Later, when I started drinking coffee, like Matthew, she’d joke, “Strong, dark and rich, sweetheart? Like your men?”
And I bit my lip and shook my head because of course, there was no man in my life then and I sometimes wondered if there ever would be.
Once, as Mrs Finlay popped a biscuit on my saucer, she looked over towards Matthew’s desk. “You’re wasting your time, mooning around after him,” she whispered. “He’s in love with himself. He’s not for you.”
My boss, Stephen Hawksford, was married. I knew that, of course, but I loved him so much that it didn’t seem to matter. I couldn’t imagine him having a life outside Crawley’s. Of course, I was flattered by the attention he paid me. He took me out for lunch, on the pretence of talking about my annual review and we drank wine. I felt sophisticated. No-one had ever taken me out for lunch before. I was on the brink of doing something really stupid. It makes me squirm, to think how naive I was.
Mrs Finlay saved me.
She beckoned me over as I walked out of the canteen one day and nodded her head at Stephen’s retreating back. “I’ll just say one thing to you, sweetheart, about him…”
“Oh, I know, he’s very good looking. He’s a charmer. I can see why a young girl like you might be swept off your feet. But he had an affair with his last secretary. And the one before that.” She patted my hand. “Don’t make it a hat trick, will you?”
When it came to love, I had to admit Mrs Finlay seemed to know what she was talking about. After all, she’d found romance herself, with Bert, the senior security guard.
“Hands off, mind, sweetheart,” she used to joke. “I saw him first!” And then, more seriously, “Don’t fret about finding the right one. He’s out there somewhere for you. You’ll see.”
I’ve been so lost in thought that the tour has moved on a few yards and when I catch them up, I see that someone else has joined the group. The late-comer is Matthew Parker.
Apart from today, I haven’t thought about him for years. Why should I, after all? I’ve been getting on with my life.
He’s a little greyer around the temples but otherwise, he looks just the same.
“Hello Matthew,” I say, nudging him. “It’s me, Chrissie.”
Of course, he doesn’t recognise me at first and then, “Hey! You look great. What are you doing here?”
I open my mouth to tell the truth: that I’m in town for a dress fitting, that I’m getting married next month and I had a couple of hours to spare before my train. But he’s already looking over my shoulder at another woman on the tour. I shrug. “Same as you, I suppose. Idle curiosity.”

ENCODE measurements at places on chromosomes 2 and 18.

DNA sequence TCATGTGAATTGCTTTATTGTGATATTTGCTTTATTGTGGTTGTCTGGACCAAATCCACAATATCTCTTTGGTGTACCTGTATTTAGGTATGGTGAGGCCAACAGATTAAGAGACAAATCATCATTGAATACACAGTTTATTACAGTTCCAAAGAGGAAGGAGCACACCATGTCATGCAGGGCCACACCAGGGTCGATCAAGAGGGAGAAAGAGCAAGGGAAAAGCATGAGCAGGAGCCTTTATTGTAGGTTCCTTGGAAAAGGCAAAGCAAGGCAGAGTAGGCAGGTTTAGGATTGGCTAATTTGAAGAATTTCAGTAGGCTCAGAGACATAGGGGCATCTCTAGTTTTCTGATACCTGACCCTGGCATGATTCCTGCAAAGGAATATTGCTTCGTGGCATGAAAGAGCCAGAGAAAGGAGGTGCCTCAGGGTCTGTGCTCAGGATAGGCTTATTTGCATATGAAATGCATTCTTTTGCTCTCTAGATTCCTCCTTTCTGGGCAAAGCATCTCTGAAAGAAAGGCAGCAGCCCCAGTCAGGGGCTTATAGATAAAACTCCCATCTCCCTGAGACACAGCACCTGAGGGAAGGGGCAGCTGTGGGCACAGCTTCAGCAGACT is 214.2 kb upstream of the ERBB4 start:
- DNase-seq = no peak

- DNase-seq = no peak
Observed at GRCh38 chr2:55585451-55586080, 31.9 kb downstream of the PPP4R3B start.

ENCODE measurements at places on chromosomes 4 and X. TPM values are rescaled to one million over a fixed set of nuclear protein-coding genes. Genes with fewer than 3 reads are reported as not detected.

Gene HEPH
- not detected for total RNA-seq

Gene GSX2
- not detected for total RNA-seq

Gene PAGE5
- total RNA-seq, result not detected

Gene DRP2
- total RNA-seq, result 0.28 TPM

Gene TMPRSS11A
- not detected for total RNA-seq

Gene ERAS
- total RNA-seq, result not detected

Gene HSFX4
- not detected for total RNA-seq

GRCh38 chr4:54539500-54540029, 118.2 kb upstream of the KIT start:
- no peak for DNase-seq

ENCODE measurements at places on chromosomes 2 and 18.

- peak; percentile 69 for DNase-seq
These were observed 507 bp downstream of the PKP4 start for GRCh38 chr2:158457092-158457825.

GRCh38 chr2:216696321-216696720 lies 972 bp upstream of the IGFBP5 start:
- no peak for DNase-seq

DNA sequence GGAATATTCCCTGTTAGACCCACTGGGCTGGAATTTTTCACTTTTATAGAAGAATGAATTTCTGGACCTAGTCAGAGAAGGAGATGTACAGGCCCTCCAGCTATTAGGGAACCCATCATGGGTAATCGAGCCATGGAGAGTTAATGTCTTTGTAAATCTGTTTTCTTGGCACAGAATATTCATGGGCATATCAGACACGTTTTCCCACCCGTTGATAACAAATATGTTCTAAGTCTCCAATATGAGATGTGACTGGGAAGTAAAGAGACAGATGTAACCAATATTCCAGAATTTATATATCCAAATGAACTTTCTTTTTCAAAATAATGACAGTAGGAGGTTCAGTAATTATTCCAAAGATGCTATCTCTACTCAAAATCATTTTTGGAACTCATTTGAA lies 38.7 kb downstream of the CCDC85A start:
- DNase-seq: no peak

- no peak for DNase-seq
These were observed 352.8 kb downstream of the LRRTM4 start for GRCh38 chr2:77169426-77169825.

He tells me he works for the local paper now. He’s come equipped with a dictaphone, to write an article about the factory. “Can I ask?” he says, “What you remember most about working here?”
“I was just thinking about that. What I remember most, is Mrs Finlay’s ‘troll-eeee!’ Do you know what happened to her, after the place was shut down?”
Matthew shrugs. “The last I heard, she was in an old people’s home.”
“A home?” My heart twists. She’d hate that. She was always so full of life. The thought of Mrs Finlay sitting in an armchair, staring blankly at the walls, is too much to bear.
“Which one?” I ask.
He doesn’t know the name of the home but he has an idea where it is.
I pull out my mobile and wave it at him. “I’ll find it on here. I can get a taxi.”
And now, here I am, standing outside the home, wondering and dreading in equal measure, what I might find.
“Mrs Finlay?” The girl on the desk frowns. “A resident here?”
“That’s what I’ve been told but maybe – ?”
She frowns, shakes her head and then she tells me no, there’s no-one living here by that name.
As I turn to go, an older woman, who seems to be in charge, marches up to the desk. They mutter to each other and then the older woman calls me back. “You must mean Betty.”
I’ve never thought of Mrs Finlay as ‘Betty’ but yes, I seem to remember that was her name.
“She’s not a resident,” the woman says. “She’s – ”
And suddenly, I hear it. A great, booming voice, calling, “Troll -eeeeeey!”
The two women laugh. “No, Betty’s not a resident. She’s our tea lady.”
I can hear the clink of cups and trolley wheels trundling towards us.
“May I?” I ask.
The woman waves me through.
I can’t wait to see Mrs Finlay. I want to ask her about her life over the last twenty years. I want to tell her she was right about Stephen and Matthew, that I could do better than either of them. And I have. I want to tell her all about him.
Over a nice cup of tea.
Helen Yendall asserts the moral right to be identified as the author of this work